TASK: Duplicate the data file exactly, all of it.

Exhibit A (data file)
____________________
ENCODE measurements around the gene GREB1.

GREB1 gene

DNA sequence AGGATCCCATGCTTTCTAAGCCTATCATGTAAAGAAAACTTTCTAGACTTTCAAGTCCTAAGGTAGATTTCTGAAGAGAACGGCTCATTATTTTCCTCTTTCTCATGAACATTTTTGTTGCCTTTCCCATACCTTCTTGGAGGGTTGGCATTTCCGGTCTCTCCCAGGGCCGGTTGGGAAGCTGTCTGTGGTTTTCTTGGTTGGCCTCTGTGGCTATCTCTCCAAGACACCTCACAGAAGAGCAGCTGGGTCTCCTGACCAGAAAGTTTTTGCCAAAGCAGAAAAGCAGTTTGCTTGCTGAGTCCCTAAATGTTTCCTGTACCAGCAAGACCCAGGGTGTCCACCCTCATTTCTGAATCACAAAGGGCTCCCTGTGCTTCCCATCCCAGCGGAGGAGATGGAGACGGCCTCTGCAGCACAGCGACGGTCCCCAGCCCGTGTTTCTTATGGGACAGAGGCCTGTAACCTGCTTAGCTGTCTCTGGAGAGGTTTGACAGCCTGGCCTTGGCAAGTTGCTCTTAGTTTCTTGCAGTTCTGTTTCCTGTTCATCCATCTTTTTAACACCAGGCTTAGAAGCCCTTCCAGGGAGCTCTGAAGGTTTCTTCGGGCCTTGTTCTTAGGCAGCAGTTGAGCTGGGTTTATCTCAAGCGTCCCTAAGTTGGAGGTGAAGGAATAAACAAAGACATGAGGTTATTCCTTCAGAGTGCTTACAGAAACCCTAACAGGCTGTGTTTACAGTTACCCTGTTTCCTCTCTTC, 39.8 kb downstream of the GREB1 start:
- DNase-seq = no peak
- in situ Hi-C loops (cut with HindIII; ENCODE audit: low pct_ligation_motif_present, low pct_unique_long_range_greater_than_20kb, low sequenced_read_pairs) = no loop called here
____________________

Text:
ENCODE measurements around the gene GREB1.

GREB1 gene

DNA sequence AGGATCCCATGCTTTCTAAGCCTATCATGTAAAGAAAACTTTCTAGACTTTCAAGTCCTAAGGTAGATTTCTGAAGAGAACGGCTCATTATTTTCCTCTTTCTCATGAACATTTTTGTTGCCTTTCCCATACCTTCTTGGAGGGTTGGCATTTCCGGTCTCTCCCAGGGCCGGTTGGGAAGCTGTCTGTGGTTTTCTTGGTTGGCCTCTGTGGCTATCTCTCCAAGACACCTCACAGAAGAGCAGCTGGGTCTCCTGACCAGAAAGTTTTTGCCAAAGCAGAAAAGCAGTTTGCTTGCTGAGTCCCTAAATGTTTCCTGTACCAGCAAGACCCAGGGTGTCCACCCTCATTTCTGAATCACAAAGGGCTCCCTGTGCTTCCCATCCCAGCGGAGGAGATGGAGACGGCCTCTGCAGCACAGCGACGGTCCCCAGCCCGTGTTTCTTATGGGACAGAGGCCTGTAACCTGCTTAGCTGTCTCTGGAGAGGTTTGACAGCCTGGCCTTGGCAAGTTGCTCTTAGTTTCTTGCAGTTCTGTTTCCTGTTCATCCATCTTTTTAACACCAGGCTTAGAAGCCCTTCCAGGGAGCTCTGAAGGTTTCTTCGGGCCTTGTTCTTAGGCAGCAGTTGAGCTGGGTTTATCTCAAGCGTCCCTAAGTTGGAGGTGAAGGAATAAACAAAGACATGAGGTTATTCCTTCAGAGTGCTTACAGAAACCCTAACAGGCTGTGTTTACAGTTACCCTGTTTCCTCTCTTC, 39.8 kb downstream of the GREB1 start:
- DNase-seq = no peak
- in situ Hi-C loops (cut with HindIII; ENCODE audit: low pct_ligation_motif_present, low pct_unique_long_range_greater_than_20kb, low sequenced_read_pairs) = no loop called here